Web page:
Edmund Burnett died in 1896 and it may have been at that point that Charlotte and Emily Burnett moved again, though they only went round the corner, to 16 Huddleston Road Upper Holloway, off the main road.  Again they were helping to pay the rent by letting part of the house to another family.  Charlotte was still teaching piano, but Emily said she told the census official that she wasn’t doing any paid work, she had a private income.  Perhaps her father had been able to leave her money enough for her to give up the sewing (or copying). 


Emily’s sister Charlotte - with whom she had lived all her life - died in 1905.  However, even without the income from Charlotte’s lessons, in 1911 Emily was still living at 16 Huddleston Road, still with that private income.  Both her married sisters were still within walking distance and Emily may have been making trips to stay with relatives who were now living on the south coast.  The artistic talent which Emily’s sister Charlotte had showed had resurfaced in some family members in the next two generations.  Crawford Burnett’s son became a glass decorator while his son (also called Crawford), another of Emily’s nephews and one of her nieces all inherited Charlotte Burnett’s musical abilities.  All three probably had their first music lessons with Charlotte and if this was so, Emily would have got to know them all well.  However, it seems as though she had an especially close relationship with her niece Amy Louisa Reeves.


Emily Burnett’s younger sister Louisa had married Robert Reeves in 1867.  I should imagine the Burnetts thought he was a good catch as a husband: he worked in a bank, which in those days meant a modest but predictable income and very little chance of losing your job.  Louisa and Robert had four children including Amy Louisa, born in 1872.   Their son Herbert Wynn Reeves (surely a god-son of William Wynn Westcott) became a professional violinist and in 1891 Amy Louisa told the census official that she too was studying music and teaching it.  However, she did not become a professional musician; she married Lawrence Waddell in 1895.  Waddell was in the Indian Army Medical Corps so Amy Louisa’s early married life was spent in Calcutta; but by 1911 her husband had retired and the family was living at a house they called The Kite’s Nest, at 8 St Helen’s Park Road Hastings.  When Emily made her Will, she named Amy Louisa Waddell as her executor.  I haven’t seen the Will but in such a close family I would expect it to leave what Emily had to leave either to Amy Louisa herself, or to her three children, Gladys, Frank and Clara.  And there was more to leave than I’d expected: personal effects worth £725 or so - would they include Charlotte’s piano?  Emily Burnett died on 9 November 1915.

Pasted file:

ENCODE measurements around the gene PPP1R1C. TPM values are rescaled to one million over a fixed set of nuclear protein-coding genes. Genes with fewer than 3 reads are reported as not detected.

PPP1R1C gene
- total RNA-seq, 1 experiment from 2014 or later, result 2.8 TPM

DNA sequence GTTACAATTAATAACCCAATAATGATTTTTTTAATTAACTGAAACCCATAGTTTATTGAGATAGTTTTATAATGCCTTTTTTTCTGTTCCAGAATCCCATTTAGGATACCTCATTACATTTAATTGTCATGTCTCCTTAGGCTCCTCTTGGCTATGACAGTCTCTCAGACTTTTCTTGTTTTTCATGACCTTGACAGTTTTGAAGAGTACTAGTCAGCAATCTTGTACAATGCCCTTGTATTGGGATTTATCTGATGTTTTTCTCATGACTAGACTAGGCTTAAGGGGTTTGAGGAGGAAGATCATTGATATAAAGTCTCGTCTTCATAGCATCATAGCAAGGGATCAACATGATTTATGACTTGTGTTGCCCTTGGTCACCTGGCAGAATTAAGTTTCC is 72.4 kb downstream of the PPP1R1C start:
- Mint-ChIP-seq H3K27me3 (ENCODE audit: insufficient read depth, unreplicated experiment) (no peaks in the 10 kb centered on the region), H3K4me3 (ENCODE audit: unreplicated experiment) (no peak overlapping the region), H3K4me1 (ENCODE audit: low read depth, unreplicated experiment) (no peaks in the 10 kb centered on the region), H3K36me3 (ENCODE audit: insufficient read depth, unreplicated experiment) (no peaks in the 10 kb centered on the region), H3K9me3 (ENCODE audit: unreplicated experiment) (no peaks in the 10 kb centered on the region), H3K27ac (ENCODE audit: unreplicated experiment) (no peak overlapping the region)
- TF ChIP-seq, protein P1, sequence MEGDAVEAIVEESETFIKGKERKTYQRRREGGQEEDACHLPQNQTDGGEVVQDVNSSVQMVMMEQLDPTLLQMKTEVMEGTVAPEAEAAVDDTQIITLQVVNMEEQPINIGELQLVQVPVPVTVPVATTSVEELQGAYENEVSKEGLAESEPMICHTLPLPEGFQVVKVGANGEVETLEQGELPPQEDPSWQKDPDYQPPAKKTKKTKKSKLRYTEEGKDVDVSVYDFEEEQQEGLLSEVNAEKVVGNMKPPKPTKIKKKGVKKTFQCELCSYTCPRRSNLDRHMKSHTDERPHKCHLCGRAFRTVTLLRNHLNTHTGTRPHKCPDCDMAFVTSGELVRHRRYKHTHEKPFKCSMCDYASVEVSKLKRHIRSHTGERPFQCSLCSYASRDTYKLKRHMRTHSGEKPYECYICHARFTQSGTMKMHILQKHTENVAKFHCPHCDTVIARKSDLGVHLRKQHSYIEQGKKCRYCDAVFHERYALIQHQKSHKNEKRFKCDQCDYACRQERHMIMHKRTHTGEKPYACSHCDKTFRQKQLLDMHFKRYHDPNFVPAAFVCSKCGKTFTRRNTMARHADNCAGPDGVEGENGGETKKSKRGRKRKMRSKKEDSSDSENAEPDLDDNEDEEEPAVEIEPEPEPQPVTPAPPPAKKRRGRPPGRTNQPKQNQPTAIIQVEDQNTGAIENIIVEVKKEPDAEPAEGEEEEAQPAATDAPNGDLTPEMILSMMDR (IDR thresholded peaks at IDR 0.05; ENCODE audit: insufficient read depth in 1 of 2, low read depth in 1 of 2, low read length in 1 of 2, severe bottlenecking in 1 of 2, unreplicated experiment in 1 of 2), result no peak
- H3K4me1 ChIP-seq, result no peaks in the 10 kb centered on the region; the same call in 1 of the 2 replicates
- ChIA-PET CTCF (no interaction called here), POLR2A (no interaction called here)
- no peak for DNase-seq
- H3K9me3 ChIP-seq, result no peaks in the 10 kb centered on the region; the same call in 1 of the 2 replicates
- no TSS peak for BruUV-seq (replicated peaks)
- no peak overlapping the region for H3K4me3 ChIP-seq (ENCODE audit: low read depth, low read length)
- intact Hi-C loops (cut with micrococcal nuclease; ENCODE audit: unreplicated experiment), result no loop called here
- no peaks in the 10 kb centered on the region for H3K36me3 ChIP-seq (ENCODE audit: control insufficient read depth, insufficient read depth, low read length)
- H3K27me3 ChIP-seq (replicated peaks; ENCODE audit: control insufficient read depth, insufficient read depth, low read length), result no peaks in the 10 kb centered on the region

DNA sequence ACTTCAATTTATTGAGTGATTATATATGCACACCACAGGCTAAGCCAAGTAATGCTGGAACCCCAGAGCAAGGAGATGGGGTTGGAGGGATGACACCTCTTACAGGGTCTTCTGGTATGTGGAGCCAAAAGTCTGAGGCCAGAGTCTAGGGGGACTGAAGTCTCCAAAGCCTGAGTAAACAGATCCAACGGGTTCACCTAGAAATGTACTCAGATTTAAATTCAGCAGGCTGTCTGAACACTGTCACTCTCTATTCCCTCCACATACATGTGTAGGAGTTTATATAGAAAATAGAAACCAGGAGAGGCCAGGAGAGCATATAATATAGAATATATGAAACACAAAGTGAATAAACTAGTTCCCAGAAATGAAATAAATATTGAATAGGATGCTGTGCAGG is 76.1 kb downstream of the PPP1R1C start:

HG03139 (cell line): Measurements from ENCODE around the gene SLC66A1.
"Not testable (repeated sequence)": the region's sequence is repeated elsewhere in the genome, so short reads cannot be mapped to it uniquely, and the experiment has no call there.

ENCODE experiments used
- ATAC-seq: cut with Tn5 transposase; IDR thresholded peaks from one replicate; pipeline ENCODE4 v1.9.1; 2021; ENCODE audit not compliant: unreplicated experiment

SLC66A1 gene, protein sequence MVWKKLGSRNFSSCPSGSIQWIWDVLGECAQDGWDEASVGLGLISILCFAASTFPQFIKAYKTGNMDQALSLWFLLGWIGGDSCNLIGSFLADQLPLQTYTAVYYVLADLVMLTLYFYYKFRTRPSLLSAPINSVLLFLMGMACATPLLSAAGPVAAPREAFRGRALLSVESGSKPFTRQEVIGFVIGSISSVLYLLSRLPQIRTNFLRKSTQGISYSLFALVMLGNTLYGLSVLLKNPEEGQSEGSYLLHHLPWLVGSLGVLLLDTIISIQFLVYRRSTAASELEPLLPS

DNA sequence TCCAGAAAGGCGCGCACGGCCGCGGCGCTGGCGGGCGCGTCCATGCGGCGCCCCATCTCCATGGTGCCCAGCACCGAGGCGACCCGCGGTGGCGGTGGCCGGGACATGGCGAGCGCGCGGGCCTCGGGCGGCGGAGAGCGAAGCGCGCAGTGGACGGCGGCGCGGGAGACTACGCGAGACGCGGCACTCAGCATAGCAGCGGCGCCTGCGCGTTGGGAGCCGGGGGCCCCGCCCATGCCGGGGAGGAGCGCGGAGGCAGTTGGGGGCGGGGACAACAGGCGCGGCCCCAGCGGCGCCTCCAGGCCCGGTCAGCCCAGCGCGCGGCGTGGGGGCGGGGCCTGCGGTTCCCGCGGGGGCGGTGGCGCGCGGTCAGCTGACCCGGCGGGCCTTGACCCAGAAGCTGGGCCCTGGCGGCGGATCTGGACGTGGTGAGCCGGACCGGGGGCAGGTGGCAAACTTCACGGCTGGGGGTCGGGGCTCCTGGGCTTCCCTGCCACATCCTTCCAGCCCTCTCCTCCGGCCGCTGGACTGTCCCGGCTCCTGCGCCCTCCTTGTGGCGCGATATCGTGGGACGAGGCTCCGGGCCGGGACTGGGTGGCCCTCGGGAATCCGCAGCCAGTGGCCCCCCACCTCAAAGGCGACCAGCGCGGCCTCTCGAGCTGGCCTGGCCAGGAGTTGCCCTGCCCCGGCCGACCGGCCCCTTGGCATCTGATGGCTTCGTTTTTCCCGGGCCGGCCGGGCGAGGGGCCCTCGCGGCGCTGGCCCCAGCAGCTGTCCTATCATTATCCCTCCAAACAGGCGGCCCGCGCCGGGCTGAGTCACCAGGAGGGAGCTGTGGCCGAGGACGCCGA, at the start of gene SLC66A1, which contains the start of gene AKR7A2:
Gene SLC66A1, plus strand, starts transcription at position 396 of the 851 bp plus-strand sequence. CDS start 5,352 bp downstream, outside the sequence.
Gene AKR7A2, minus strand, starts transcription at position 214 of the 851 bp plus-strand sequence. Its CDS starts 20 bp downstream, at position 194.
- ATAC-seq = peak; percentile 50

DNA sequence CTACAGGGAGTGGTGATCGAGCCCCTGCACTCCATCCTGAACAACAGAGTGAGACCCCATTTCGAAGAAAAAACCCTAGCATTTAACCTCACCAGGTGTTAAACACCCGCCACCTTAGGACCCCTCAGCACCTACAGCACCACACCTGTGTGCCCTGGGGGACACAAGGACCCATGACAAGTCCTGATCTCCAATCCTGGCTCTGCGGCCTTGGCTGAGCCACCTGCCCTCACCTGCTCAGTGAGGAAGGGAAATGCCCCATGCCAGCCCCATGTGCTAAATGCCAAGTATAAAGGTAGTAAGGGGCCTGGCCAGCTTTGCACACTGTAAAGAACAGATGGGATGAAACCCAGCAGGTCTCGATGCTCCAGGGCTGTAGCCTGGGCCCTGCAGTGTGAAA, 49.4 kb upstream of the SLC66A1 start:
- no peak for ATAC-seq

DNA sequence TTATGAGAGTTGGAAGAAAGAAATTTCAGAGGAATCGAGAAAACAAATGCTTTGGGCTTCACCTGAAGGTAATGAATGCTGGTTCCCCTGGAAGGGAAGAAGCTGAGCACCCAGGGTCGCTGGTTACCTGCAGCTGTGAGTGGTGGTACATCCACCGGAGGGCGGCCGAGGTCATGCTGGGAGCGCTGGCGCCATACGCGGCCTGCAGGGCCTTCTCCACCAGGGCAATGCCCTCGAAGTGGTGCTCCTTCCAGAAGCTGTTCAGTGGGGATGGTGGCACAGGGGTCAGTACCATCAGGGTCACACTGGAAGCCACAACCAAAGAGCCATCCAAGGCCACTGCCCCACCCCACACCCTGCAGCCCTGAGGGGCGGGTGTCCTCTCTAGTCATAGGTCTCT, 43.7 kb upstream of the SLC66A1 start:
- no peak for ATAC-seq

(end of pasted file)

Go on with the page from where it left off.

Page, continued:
BASIC SOURCES I USED for all Golden Dawn members.


Membership of the Golden Dawn: The Golden Dawn Companion by R A Gilbert.  Northampton: The Aquarian Press 1986.  Between pages 125 and 175, Gilbert lists the names, initiation dates and addresses of all those people who became members of the Hermetic Order of the Golden Dawn or its many daughter Orders between 1888 and 1914.  The list is based on the Golden Dawn’s administrative records and its Members’ Roll - the large piece of parchment on which all new members signed their name at their initiation.  All this information had been inherited by Gilbert but it’s now in the Freemasons’ Library at the United Grand Lodge of England building on Great Queen Street Covent Garden. 


Family history: freebmd; ancestry.co.uk (census, probate, baptism record); findmypast.co.uk; familysearch; Burke’s Peerage and Baronetage; Burke’s Landed Gentry; Armorial Families; thepeerage.com; and a wide variety of family trees on the web.


Famous-people sources: mostly about men, of course, but very useful even for the female members of GD.  Oxford Dictionary of National Biography.  Who Was Who. Times Digital Archive.


Catalogues: British Library; Freemasons’ Library.


Wikipedia; Google; Google Books - my three best resources.  I also used other web pages, but with some caution, as - from the historian’s point of view - they vary in quality a great deal.





14 May 2012